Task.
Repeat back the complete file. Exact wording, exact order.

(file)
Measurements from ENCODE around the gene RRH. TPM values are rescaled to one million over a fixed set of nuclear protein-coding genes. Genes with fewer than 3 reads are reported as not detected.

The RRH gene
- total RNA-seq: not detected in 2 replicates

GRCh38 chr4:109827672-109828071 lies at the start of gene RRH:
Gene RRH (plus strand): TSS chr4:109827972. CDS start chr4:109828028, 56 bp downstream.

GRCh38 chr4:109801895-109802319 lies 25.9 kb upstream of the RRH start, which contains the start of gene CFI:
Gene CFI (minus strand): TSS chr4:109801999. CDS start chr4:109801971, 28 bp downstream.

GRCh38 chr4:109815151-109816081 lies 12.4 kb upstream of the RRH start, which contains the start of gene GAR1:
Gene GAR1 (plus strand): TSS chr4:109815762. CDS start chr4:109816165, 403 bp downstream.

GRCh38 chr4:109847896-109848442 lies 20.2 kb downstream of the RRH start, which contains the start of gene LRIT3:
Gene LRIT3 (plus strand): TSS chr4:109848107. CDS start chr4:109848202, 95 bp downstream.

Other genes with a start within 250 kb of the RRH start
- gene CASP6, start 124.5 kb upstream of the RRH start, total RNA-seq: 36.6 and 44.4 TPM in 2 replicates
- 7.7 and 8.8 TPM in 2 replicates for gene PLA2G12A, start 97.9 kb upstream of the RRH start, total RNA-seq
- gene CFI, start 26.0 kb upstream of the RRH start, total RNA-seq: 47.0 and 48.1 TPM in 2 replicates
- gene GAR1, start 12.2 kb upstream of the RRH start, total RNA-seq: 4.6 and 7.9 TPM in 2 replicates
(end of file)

Measurements from ENCODE around the gene RRH. TPM values are rescaled to one million over a fixed set of nuclear protein-coding genes. Genes with fewer than 3 reads are reported as not detected.

The RRH gene
- total RNA-seq: not detected in 2 replicates

GRCh38 chr4:109827672-109828071 lies at the start of gene RRH:
Gene RRH (plus strand): TSS chr4:109827972. CDS start chr4:109828028, 56 bp downstream.

GRCh38 chr4:109801895-109802319 lies 25.9 kb upstream of the RRH start, which contains the start of gene CFI:
Gene CFI (minus strand): TSS chr4:109801999. CDS start chr4:109801971, 28 bp downstream.

GRCh38 chr4:109815151-109816081 lies 12.4 kb upstream of the RRH start, which contains the start of gene GAR1:
Gene GAR1 (plus strand): TSS chr4:109815762. CDS start chr4:109816165, 403 bp downstream.

GRCh38 chr4:109847896-109848442 lies 20.2 kb downstream of the RRH start, which contains the start of gene LRIT3:
Gene LRIT3 (plus strand): TSS chr4:109848107. CDS start chr4:109848202, 95 bp downstream.

Other genes with a start within 250 kb of the RRH start
- gene CASP6, start 124.5 kb upstream of the RRH start, total RNA-seq: 36.6 and 44.4 TPM in 2 replicates
- 7.7 and 8.8 TPM in 2 replicates for gene PLA2G12A, start 97.9 kb upstream of the RRH start, total RNA-seq
- gene CFI, start 26.0 kb upstream of the RRH start, total RNA-seq: 47.0 and 48.1 TPM in 2 replicates
- gene GAR1, start 12.2 kb upstream of the RRH start, total RNA-seq: 4.6 and 7.9 TPM in 2 replicates